Modesty: A Man’s Perspective
I saw a girl at an anti-rape protest a few years back and she was wearing little else but duct tape, underwear and shoes. Painted on her were the words, “Still not asking for it.” And that, deep under the layers of our modesty and good intentions, is the reality. Not that she should wear anything or nothing, but that she should be able to wear whatever as a woman and that our boys and men within the walls and purview and community of the church would conduct themselves in a manner that does not categorize her actions and her clothing choices as something inherently sexual. What does it say of the Proverbs 31 woman when we let this type of thinking, letting only her clothing speak to her character? Not her actions and intellect, when clearly those are the strengths on display in the oracle from King Lemuel’s Mother. Further, when we say that a woman is able to be contextualized and understood by her clothing, her eyeliner, her lipstick, her way of walking, only what she is wearing… it is any wonder than men are then programmed to assume this also, creating deviations of the most horrible kind? When we go just a short distance down the opposite end of the modesty spectrum, women are suddenly changed into objects. Sexual gratification machines that have no value other than the exploitation of their parts.
Further, as we see Dove soap ads defending the beauty of the modern, average woman and her flawed and broken perception of her own self and beauty, we seek to throw another layer of shame and guilt on our daughters, sisters, mothers, and friends. Modesty as it’s been portrayed asks females to think of society and the “impositions that men face,” rather than make up in their own minds whom they choose to be and the image they choose to portray. How much guilt have we put on unsuspecting female teenagers, in the wild wash of hormones and growth spurts and looking more like a woman by the day, by telling them that their choice of attire might “cause her brothers in Christ to sin” We ask for so much work and thought from the women of our churches to be so very chaste, and it would seem that men, aren’t left with much responsibility to deal with. That’s wrong.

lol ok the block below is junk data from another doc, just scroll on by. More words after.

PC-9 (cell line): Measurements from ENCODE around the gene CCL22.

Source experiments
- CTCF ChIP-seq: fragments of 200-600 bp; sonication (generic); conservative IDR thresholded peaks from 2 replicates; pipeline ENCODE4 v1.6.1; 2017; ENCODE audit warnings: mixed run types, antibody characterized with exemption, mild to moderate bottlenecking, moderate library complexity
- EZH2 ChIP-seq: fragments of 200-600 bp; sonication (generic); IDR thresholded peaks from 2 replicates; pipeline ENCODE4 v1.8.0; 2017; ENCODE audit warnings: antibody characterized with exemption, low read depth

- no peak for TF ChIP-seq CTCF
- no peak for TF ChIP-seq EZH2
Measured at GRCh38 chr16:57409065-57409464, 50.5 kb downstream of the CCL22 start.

Guys, Men, and brothers, in both defense and offense: I’m reminded of a quote from Martin Luther that youth leader once told me when I was a struggling with attractions as a young man: “You may not be able to keep the birds out of your hair, but you can keep them from building nests.” This is the truth. Women aren’t “doing” anything to you. If you find yourself thinking of and liking someone, that’s called attraction. That’s sexual. That good. That’s ok. That’s, for lack of a better term because there are so many variables, normal. What you choose to do with those feelings, how you obsess or not, that’s is what is important. The real question, the responsibility, asks, can you take a step back and look at your attractions, or are they making “nests,” as the quote spoke to.